The Leuchter report is a pseudoscientific document authored by American execution technician Fred A. Leuchter, who was commissioned by Ernst Zündel to defend him at his trial in Canada for distributing false news, namely Holocaust denial material. Leuchter compiled the report in 1988 with the intention of investigating the feasibility of mass homicidal gassings at Nazi extermination camps, specifically at Auschwitz. He travelled to the camp, collected multiple pieces of brick from the remains of the crematoria and gas chambers (without the camp's permission), brought them back to the United States, and submitted them for chemical analysis. At the trial, Leuchter was required to defend the report in his capacity as expert witness; however he was dismissed because during the proceedings it became apparent that he had neither the qualifications nor experience to act in such a position.
Leuchter chiefly cited the absence of Prussian blue in the homicidal gas chambers in support of his view that they could not have functioned that way. However, residual iron-based cyanide compounds are not a categorical consequence of cyanide exposure. By not discriminating against that, Leuchter introduced an unreliable factor into his experiment, and the outcome was seriously flawed as a result. In contrast, fair tests conducted by Polish forensic scientists (who discriminated against iron-based compounds) confirmed the presence of cyanide in the locations and manner in accordance with where and how it was used in the Holocaust. In addition, the report also showed that Leuchter overlooked critical evidence, such as documents in the SS architectural office which directly contradicted him, indicating the mechanical operation of the gas chambers, and verifying the rate at which the Nazis could burn the bodies of those gassed.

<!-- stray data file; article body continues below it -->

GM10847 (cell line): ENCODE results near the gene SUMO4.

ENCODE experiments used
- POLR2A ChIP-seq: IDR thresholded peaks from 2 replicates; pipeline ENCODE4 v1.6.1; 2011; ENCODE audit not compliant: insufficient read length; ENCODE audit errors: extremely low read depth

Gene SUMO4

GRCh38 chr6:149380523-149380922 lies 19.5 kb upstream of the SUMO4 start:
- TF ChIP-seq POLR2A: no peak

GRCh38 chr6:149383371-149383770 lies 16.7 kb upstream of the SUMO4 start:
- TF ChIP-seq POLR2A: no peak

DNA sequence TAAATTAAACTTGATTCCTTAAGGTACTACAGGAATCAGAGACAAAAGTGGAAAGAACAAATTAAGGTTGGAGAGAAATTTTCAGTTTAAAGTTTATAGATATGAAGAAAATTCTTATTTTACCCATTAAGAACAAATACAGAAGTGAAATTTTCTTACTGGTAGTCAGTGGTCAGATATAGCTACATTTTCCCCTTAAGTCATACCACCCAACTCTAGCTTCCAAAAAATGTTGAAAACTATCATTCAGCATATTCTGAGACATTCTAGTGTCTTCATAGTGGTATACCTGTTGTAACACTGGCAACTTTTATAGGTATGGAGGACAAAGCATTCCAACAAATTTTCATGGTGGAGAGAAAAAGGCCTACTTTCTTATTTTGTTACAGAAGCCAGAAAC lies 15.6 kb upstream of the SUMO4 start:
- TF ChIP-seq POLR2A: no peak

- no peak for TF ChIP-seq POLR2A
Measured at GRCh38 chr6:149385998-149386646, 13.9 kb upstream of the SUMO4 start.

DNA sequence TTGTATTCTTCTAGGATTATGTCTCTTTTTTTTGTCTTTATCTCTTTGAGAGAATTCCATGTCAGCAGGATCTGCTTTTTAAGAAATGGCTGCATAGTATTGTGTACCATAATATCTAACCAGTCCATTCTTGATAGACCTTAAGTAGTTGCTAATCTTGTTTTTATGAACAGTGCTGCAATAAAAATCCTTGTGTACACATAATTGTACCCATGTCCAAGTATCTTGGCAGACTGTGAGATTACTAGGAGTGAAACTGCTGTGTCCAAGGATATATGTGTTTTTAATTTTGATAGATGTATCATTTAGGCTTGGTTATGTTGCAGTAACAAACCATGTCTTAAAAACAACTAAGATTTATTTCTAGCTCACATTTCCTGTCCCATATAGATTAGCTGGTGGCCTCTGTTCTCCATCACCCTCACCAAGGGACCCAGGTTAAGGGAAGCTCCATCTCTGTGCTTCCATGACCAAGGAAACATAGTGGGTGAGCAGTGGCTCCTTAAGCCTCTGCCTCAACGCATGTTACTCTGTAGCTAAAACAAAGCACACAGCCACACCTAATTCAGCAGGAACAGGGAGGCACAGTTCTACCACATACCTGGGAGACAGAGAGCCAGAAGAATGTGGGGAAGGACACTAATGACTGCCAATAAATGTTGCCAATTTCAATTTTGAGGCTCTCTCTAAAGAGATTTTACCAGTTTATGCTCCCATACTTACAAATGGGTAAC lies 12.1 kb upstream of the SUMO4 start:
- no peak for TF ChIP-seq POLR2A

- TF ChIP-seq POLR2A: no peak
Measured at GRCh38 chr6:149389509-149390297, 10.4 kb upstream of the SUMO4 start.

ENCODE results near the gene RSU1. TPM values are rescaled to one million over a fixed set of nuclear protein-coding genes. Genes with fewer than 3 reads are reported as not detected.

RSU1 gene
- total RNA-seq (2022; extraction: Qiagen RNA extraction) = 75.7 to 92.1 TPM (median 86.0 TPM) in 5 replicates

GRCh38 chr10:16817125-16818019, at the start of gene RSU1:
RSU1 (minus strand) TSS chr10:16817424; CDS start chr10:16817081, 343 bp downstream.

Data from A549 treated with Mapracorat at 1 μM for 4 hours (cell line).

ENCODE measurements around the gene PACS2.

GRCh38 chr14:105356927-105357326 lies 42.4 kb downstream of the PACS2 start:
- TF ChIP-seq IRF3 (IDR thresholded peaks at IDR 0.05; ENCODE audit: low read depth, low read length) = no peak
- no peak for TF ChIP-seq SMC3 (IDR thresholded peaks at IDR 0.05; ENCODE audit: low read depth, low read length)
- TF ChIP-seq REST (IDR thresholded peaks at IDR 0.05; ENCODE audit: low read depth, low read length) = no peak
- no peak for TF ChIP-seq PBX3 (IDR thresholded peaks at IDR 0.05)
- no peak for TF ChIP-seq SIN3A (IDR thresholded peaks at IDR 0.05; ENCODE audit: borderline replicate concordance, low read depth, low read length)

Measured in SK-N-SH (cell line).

In 1985, Ernst Zündel, a German pamphleteer and publisher living in Canada, was put on trial for publishing Richard Verrall's Holocaust denial pamphlet Did Six Million Really Die?, which was deemed to violate Canadian laws against distributing false news. Zündel was found guilty, but the conviction was overturned in an appeal. This led to a second prosecution.
Via Grace McMillan